In Conversation with Education and Indigenous Studies Librarian Pia Russell

 Pia Russell

Interview conducted and edited by: Zehra Abrar, work study student


You recently graduated with your third master’s degree. People may ask why one more? What do you want to reply to those people?

A lot of people wondered why I would do a third master's degree, but all along it felt like the right thing to do and now I am so glad I did.  It is far less about the diploma at the end and far more about the mentorship of curiosity.  Graduate study as a life-long learning option really works for me.  When I’m curious about something, I’m all-in and the structure of an academic program gives me the space and support to do that.  I treat it like any project—there’s a beginning, middle, and end and then I’m happy to move on to the next task.  I reckon that if one is going to commit to a research project, why not get a degree out of it and some great help along the way?  UVic’s history program is superb; I had a phenomenal experience. My supervisor, Lynne Marks, was patient and inspiring. And while the expectations were very high in terms of the amount of reading and calibre of writing required, I now feel so well prepared. The MA in public history gave me the knowledge and confidence to be an authoritative historian of the textbook collection; and of all my degrees, this is certainly my favourite one.

During your graduate work, you were living the triple life of a librarian, student and a mother of two. How were you able to maintain a balance in your life?

In my experience, balance in life and “doing it all” are unattainable myths.  My house is not as clean as I might like, but frankly, I’d rather be researching and writing.  I am blessed with a lot of support at school, at work, and at home.  In addition to Prof. Marks being a phenomenal supervisor, my work supervisors were supportive in terms of time.  Librarian study leaves also make a big difference.  At home, my partner is also an academic, and gets the lifestyle that our work does not end at 5 pm every Friday.  Also, my parents are very involved with childcare and I have great kids.  Timing does not always make pursuing research an option, but at the moment, the timing is right.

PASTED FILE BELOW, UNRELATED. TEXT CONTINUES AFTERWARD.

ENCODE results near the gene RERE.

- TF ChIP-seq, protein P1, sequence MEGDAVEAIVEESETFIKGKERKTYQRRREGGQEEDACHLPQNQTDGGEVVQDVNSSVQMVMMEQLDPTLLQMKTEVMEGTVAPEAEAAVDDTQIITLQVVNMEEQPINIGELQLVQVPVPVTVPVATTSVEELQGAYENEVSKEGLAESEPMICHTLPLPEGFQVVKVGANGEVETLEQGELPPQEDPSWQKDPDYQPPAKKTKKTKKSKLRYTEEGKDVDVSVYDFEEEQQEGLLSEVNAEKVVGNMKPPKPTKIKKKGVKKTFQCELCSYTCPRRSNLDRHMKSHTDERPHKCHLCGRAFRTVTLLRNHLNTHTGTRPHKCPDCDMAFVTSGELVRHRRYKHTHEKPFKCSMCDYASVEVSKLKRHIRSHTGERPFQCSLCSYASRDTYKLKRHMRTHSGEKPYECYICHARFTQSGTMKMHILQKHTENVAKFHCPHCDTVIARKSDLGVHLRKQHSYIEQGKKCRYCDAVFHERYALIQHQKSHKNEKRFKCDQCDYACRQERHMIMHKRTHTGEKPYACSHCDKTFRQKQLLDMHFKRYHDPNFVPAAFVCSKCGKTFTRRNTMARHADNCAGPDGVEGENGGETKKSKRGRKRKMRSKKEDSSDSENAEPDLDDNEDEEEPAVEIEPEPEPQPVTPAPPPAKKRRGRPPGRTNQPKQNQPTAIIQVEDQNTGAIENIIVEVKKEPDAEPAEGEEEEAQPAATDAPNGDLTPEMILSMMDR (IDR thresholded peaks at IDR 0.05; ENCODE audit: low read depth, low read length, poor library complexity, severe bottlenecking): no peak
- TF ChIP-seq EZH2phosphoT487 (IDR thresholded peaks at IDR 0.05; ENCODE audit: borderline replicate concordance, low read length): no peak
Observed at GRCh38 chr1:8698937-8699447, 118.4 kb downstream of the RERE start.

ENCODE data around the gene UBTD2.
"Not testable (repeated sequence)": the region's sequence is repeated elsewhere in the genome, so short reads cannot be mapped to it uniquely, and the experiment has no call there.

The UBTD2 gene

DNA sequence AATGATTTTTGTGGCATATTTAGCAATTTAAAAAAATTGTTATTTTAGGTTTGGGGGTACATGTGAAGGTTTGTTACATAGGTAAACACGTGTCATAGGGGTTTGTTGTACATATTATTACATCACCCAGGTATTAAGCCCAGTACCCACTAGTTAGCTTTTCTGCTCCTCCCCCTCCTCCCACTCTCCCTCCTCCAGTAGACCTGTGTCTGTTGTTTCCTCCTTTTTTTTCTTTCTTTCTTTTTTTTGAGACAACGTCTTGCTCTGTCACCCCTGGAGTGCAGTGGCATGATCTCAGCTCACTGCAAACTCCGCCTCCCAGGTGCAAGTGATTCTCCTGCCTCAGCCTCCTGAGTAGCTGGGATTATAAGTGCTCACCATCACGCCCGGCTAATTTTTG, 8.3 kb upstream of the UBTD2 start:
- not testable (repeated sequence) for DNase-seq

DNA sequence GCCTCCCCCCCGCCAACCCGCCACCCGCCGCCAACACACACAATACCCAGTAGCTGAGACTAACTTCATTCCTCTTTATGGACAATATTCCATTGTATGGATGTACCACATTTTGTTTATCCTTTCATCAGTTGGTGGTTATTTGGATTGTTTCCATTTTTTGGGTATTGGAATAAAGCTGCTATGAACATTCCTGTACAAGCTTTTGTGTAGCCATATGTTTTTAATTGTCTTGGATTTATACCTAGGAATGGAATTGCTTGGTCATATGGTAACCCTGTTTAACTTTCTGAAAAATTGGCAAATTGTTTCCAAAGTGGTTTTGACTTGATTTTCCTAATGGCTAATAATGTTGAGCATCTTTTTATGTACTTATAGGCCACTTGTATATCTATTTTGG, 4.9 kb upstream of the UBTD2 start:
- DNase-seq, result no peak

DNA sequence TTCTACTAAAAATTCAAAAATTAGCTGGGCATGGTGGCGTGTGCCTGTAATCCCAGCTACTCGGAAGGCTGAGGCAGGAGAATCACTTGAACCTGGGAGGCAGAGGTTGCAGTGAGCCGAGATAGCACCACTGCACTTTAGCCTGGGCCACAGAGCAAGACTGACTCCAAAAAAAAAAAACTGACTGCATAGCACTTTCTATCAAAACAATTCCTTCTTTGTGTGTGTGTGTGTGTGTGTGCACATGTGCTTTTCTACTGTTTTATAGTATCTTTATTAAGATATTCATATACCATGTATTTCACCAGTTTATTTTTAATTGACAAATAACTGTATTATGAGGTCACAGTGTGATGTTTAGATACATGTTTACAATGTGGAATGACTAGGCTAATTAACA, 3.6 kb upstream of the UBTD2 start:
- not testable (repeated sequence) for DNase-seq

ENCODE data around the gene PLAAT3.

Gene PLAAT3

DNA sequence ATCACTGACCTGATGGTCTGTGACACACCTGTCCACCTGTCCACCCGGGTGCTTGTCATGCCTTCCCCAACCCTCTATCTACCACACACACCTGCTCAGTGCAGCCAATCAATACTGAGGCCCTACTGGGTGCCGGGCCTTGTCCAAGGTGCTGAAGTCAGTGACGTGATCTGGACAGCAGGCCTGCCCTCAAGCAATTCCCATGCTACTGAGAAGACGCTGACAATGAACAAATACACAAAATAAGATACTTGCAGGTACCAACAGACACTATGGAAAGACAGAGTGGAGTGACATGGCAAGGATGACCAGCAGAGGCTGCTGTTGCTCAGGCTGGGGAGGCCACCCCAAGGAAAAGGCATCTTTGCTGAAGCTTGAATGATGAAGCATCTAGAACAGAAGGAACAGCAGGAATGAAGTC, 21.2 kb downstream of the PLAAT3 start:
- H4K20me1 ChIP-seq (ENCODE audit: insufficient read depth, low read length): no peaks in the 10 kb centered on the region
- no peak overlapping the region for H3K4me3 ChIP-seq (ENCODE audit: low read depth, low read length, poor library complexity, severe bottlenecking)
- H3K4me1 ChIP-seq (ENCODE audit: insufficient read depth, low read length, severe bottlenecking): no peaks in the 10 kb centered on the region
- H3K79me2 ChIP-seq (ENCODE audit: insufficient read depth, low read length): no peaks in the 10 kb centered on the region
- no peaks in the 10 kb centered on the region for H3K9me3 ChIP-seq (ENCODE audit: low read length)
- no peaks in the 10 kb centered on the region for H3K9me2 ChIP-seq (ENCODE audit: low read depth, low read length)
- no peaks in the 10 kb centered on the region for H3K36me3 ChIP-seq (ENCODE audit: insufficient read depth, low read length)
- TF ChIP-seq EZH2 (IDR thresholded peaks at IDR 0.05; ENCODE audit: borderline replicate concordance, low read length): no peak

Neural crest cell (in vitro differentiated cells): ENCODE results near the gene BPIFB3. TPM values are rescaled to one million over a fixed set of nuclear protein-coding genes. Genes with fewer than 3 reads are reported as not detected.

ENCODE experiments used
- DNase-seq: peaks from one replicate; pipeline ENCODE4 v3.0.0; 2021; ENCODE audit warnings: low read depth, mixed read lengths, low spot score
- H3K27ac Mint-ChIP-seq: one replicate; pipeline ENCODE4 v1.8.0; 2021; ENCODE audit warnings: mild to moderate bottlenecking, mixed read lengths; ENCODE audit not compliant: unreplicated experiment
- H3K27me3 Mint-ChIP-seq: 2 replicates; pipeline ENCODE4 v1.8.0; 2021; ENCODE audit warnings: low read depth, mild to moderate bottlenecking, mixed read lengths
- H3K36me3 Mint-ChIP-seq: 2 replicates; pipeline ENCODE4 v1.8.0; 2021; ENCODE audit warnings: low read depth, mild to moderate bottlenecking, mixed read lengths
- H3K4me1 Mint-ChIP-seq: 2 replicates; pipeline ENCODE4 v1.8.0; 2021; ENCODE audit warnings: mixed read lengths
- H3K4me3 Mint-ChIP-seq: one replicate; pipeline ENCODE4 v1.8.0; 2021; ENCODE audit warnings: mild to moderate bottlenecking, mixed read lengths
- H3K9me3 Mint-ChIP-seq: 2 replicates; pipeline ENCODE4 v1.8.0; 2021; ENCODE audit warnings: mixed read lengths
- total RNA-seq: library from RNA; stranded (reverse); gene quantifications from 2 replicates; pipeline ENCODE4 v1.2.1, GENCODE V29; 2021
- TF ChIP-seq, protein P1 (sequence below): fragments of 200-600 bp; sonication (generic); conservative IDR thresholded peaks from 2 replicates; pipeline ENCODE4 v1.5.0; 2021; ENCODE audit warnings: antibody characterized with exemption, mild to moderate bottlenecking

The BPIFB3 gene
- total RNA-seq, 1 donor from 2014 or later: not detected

What excites you most about your work?

Librarianship is a true vocation for me and I have worked in the field for over 20 years.  During this time, lots of trends have come and gone, but no matter the changes in technology, what remains the same is connecting a person’s curiosity with the information they need to create knowledge.  Whether this information is digital, in print, or intuitive is less relevant—it is all about making a human connection.  Through my daily work with patrons, I meet the most interesting people working on highly consequential research questions and I’m constantly reassured that the world will be a better place because of the questions they ask and the wisdom they develop.  One of the most exciting aspects of my work in recent years is the inclusion of Indigenous voices and ways of being and knowing into librarianship.  There is still a lot to be done in terms of decolonizing libraries and the information they preserve and share; but including these perspectives is fundamentally changing my identity as a librarian in ways no other issue in librarianship has before.